Part of the UNESCO’s Biosphere Reserve, The Torres del Paine National Park is truly a wondrous sight to behold with its impressive granite pillars that tower above the park making it one of the most popular place to visit in Patagonia. It is renowned for having the largest number of wildlife in their park due in part to its very large surface area. The Patagonian armadillo is a particular inhabitant of the park with this variety having a soft layer of fur on top of its protective armour. They enjoy digging and burrowing into the soft earth which makes Torres del Paine the perfect location for it. The hog-nosed skunk is another animal that lives in the park, a fact that surprises many as skunks are not necessarily native to the area. They come out mostly at night but travellers will occasionally find them digging for food during the day.  Be sure to keep your distance though unless you want to get sprayed!

Valdes Peninsula
Valdes Peninsula is the most significant place in Patagonia in terms of marine conservation which makes it the best place to go to to see marine wildlife. Many of these marine mammals have their breeding grounds here like the Southern elephant seals and the Southern sea lions. The peninsula is made of 40km of shoreline and on top of being a breeding ground for marine mammals it is also a nesting ground for bird colonies and the Magellanic Penguins. It is said that there are 181 recorded bird species here. The Southern Right Whale is one of the most popular and attractive of the animals in the region. These mammals were once close to extinction due to excessive whaling but thanks to great conservation efforts their numbers are steadily increasing. The best time to see them is from June to December when the whale migration takes place. 

Tierra del Fuego
Tierra del Fuego is the southernmost part of the Argentina and gets its name from Ferdinand Magellan who saw fires set upon the shore when sailing around the continent. You cannot get further south than here and it is the starting point for trips to Antarctica. You can catch some more of the unique sea life of Patagonia here such as penguins, sea elephants and sea lions. Martillo Island which is a short boat ride away is home to a colony of penguins. Travellers can head over for a day trip and experience a walk alongside them. The penguins also share the island with a variety of birds such as skúas, petrels, cormorants and vultures.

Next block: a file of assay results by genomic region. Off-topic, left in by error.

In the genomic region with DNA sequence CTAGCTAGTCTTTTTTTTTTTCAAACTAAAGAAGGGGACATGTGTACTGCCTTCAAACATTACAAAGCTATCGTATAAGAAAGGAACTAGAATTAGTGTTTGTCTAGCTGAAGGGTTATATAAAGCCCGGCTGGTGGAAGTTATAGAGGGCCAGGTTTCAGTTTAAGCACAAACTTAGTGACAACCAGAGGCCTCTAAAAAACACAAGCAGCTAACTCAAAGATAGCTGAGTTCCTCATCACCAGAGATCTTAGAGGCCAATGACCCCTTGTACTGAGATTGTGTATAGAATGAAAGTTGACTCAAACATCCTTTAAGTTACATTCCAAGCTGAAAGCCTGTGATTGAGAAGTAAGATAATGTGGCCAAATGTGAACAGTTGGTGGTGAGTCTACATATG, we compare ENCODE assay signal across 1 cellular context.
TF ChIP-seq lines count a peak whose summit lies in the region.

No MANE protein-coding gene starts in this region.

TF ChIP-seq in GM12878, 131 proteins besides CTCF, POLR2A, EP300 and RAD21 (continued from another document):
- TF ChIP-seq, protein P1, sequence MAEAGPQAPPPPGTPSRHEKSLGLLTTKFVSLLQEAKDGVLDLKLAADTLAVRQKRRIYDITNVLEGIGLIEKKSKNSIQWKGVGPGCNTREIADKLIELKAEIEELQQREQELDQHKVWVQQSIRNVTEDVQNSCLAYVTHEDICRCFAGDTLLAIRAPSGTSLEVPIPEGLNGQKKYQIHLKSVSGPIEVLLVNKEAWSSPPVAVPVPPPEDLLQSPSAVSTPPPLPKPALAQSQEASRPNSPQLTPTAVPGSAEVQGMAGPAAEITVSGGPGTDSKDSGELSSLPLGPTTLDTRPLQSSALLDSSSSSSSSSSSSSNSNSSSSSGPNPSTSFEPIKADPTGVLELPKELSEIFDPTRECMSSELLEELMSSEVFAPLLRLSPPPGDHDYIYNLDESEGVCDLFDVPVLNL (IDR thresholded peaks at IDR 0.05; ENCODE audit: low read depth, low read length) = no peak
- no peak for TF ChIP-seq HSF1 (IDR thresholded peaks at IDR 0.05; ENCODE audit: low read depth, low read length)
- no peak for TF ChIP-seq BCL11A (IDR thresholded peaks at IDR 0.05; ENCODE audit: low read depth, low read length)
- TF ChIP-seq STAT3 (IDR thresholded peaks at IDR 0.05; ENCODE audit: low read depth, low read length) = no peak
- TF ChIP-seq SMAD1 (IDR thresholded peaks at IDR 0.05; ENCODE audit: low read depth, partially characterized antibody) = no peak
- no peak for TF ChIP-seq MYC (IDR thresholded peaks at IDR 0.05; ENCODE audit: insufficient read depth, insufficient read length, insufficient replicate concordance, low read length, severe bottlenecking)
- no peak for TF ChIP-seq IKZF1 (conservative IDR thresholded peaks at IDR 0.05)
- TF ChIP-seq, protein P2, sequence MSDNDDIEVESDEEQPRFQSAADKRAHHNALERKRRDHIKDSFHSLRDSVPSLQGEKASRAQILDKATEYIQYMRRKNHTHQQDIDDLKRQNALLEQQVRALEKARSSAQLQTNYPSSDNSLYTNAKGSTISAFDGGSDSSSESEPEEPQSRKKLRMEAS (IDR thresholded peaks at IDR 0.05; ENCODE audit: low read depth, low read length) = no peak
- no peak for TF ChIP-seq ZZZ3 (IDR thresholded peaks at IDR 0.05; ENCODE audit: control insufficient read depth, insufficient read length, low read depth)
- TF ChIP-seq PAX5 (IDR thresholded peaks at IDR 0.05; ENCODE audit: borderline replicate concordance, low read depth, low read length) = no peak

Perito Moreno National Park
The Perito Moreno National Park is named after the founder of Argentina’s Park system. It is Patagonia’s wildest park and is comprised of 115,000 hectares of steppe, lakes and fjords. The area is home to the Andean deer and the chinchillón anaranjando a species of viscacha; a small rodent that resembles rabbits. A large amount of birds can be found soaring through the skies above this park. Common ones are the black-crested buzzard eagle, Patagonian woodpeckers and crested caraca. The lakes here are a favoured spots for the surrounding wildfowl such as flamingoes, swans, wild geese and ducks. 

Los Alerces National Park 
Los Alerces National Park is considered as one of the most beautiful parks in Patagonia. It was created in 1937 with the goal to protect the forests and animal species that are found here. The park gets its name from the Alerce trees, a type of tree that is native to the region and is similar to the North American sequoias. These trees are found in abundance here and though very large, they grow only a millimetre per year. The Huemel deer and Pudú are both native to the region and can be found here though sometimes scarce as they have suffered from excessive hunting in the past. There are 126 different species of birds listed in the park and it’s one of the highest numbers across Patagonia. There are also many lakes here - Cisne Lake and the Menendez Lake to name a few - each of them have a large number of fish in their waters such as trout, salmon, catfish and puyén. 

Patagonia is without a doubt the most diverse both in terms of wildlife but also in terms of their parks and landscapes. Here at Uncover South America we can create custom itineraries to ensure you get the most out of your trip to Patagonia and that visitors get to see all of these wonderful creatures.  


Alexandra Coeln